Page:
‘Square-integrable’ and ‘cuspidal’ are definitely not equivalent; the ~~former~~ latter representations are among the ~~latter~~ former, but do not exhaust them. To the best of my knowledge, ‘supercuspidal’ and ‘cuspidal’ are just the same concept with different etymologies behind them; and ‘absolutely cuspidal’ is meant to refer to representations that remain cuspidal upon extension of the ground field, hence is only interesting for representations in non-algebraically-closed fields. (For $p$-adic groups, the terminology ‘supercuspidal’ is used almost exclusively. I think one sees ‘cuspidal’ more in the global- or finite-field setting.)

I find it amusing that ‘very cuspidal’ (as used by Carayol, for example) is more restrictive than ‘supercuspidal’!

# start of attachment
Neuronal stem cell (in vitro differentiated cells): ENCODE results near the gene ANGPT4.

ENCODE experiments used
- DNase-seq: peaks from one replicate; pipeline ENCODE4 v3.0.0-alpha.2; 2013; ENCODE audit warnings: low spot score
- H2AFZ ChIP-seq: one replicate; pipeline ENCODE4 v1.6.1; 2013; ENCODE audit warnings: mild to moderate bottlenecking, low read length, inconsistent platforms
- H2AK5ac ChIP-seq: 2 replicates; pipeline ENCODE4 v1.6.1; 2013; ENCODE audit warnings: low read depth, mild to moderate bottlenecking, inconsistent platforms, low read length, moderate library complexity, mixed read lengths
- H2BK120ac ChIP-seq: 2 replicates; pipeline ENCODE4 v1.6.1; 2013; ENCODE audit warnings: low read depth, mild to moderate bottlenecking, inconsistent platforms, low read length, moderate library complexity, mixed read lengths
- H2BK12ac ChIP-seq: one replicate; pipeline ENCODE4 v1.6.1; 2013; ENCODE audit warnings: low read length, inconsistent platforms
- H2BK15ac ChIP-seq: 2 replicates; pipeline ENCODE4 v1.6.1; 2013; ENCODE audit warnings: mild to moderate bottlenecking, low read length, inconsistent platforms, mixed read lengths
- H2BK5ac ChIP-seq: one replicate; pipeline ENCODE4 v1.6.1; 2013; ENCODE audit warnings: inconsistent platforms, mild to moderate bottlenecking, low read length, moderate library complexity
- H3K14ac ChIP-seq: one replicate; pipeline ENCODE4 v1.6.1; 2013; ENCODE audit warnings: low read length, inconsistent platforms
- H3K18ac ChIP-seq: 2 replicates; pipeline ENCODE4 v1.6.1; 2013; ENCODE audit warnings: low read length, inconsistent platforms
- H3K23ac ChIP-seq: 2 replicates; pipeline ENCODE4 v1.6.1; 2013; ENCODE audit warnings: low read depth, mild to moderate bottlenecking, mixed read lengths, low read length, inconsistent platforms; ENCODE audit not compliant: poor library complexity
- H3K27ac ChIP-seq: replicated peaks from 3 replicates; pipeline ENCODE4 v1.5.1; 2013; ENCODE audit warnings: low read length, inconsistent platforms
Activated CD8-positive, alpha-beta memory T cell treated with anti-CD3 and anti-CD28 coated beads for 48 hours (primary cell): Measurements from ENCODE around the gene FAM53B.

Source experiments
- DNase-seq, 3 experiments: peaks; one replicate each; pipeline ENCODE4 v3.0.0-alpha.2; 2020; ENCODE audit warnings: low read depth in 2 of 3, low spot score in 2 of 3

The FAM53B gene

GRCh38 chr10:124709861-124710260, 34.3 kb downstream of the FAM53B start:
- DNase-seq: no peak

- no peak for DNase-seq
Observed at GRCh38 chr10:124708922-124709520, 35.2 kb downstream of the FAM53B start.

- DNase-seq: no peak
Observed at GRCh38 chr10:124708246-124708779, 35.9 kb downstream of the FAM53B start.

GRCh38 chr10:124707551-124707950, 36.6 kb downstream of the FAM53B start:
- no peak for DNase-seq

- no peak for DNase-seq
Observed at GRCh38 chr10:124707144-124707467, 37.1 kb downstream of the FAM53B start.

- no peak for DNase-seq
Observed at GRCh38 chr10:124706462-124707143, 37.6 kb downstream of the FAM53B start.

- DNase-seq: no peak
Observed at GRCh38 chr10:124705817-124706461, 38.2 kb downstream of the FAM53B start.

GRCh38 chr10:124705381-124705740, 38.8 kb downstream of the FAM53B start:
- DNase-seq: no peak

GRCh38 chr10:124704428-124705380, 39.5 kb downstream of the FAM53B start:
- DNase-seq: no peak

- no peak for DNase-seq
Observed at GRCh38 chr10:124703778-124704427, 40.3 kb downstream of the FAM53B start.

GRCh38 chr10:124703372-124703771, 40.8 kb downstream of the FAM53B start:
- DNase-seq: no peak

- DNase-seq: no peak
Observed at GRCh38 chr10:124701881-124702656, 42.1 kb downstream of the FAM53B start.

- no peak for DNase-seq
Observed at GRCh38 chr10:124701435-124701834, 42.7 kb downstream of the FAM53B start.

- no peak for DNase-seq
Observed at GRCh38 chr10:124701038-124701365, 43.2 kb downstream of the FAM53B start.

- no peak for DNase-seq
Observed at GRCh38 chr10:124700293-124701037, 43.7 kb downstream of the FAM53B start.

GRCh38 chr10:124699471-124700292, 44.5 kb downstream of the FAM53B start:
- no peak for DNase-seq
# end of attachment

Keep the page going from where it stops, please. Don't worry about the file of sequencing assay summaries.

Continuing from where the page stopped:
In the automorphic-forms settings, discrete-series representations are those that appear as direct summands of $L^2$ of our symmetric space. In this sense, they should be viewed as subrepresentations of the part of $L^2$ that decomposes ‘discretely’, as a direct sum, rather than continuously, as a direct integral. (In a measure-theoretic sense, the discrete series contains the atoms for the Plancherel measure. I think, but wouldn't swear to it, that Plancherel measure is absolutely continuous on the remainder of the tempered spectrum.) The cuspidal representations are those that appear in the space of $L^2$ functions that die off rapidly—in other words, that vanish at the cusps of a suitable compactification of the symmetric space. It is a theorem that they automatically appear as direct summands.